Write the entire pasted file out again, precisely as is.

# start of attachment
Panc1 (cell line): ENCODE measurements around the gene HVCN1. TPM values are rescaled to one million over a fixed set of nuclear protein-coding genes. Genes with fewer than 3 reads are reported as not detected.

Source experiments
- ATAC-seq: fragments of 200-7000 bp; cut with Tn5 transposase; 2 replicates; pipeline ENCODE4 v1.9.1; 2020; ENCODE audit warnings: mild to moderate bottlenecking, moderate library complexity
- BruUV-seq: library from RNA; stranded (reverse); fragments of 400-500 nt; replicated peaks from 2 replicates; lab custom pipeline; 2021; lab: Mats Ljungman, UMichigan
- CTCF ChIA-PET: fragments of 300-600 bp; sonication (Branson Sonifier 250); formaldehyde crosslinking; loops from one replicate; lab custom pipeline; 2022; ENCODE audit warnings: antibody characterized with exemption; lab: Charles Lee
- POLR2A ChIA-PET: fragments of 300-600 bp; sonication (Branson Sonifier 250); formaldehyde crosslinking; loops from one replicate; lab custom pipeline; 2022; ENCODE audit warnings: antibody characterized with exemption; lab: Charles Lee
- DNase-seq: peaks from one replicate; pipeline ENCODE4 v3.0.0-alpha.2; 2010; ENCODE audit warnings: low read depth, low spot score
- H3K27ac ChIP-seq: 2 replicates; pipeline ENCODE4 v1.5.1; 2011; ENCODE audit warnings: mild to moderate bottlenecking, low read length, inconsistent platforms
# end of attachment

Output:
Panc1 (cell line): ENCODE measurements around the gene HVCN1. TPM values are rescaled to one million over a fixed set of nuclear protein-coding genes. Genes with fewer than 3 reads are reported as not detected.

Source experiments
- ATAC-seq: fragments of 200-7000 bp; cut with Tn5 transposase; 2 replicates; pipeline ENCODE4 v1.9.1; 2020; ENCODE audit warnings: mild to moderate bottlenecking, moderate library complexity
- BruUV-seq: library from RNA; stranded (reverse); fragments of 400-500 nt; replicated peaks from 2 replicates; lab custom pipeline; 2021; lab: Mats Ljungman, UMichigan
- CTCF ChIA-PET: fragments of 300-600 bp; sonication (Branson Sonifier 250); formaldehyde crosslinking; loops from one replicate; lab custom pipeline; 2022; ENCODE audit warnings: antibody characterized with exemption; lab: Charles Lee
- POLR2A ChIA-PET: fragments of 300-600 bp; sonication (Branson Sonifier 250); formaldehyde crosslinking; loops from one replicate; lab custom pipeline; 2022; ENCODE audit warnings: antibody characterized with exemption; lab: Charles Lee
- DNase-seq: peaks from one replicate; pipeline ENCODE4 v3.0.0-alpha.2; 2010; ENCODE audit warnings: low read depth, low spot score
- H3K27ac ChIP-seq: 2 replicates; pipeline ENCODE4 v1.5.1; 2011; ENCODE audit warnings: mild to moderate bottlenecking, low read length, inconsistent platforms